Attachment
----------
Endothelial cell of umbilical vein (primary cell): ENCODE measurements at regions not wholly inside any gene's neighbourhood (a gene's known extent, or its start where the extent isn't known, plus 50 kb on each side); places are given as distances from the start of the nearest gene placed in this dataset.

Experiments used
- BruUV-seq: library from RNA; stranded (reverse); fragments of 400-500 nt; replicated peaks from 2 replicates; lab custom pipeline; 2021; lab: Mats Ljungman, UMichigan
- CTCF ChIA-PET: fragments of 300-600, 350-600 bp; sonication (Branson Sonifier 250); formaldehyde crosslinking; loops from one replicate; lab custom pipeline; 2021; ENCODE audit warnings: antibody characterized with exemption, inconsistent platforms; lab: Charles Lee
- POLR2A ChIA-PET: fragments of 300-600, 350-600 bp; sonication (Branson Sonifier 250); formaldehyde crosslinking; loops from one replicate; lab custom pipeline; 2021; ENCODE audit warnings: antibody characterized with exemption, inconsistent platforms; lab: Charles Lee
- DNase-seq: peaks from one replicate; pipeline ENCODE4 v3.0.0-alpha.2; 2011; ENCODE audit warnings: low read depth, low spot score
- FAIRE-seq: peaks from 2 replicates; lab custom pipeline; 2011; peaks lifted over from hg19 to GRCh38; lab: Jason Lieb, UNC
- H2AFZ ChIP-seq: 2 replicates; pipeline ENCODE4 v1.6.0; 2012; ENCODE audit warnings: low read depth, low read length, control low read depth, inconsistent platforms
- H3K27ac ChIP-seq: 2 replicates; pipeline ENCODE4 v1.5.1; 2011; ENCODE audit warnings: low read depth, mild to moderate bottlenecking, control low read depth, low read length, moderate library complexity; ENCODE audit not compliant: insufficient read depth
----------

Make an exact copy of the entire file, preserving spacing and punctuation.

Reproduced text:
Endothelial cell of umbilical vein (primary cell): ENCODE measurements at regions not wholly inside any gene's neighbourhood (a gene's known extent, or its start where the extent isn't known, plus 50 kb on each side); places are given as distances from the start of the nearest gene placed in this dataset.

Experiments used
- BruUV-seq: library from RNA; stranded (reverse); fragments of 400-500 nt; replicated peaks from 2 replicates; lab custom pipeline; 2021; lab: Mats Ljungman, UMichigan
- CTCF ChIA-PET: fragments of 300-600, 350-600 bp; sonication (Branson Sonifier 250); formaldehyde crosslinking; loops from one replicate; lab custom pipeline; 2021; ENCODE audit warnings: antibody characterized with exemption, inconsistent platforms; lab: Charles Lee
- POLR2A ChIA-PET: fragments of 300-600, 350-600 bp; sonication (Branson Sonifier 250); formaldehyde crosslinking; loops from one replicate; lab custom pipeline; 2021; ENCODE audit warnings: antibody characterized with exemption, inconsistent platforms; lab: Charles Lee
- DNase-seq: peaks from one replicate; pipeline ENCODE4 v3.0.0-alpha.2; 2011; ENCODE audit warnings: low read depth, low spot score
- FAIRE-seq: peaks from 2 replicates; lab custom pipeline; 2011; peaks lifted over from hg19 to GRCh38; lab: Jason Lieb, UNC
- H2AFZ ChIP-seq: 2 replicates; pipeline ENCODE4 v1.6.0; 2012; ENCODE audit warnings: low read depth, low read length, control low read depth, inconsistent platforms
- H3K27ac ChIP-seq: 2 replicates; pipeline ENCODE4 v1.5.1; 2011; ENCODE audit warnings: low read depth, mild to moderate bottlenecking, control low read depth, low read length, moderate library complexity; ENCODE audit not compliant: insufficient read depth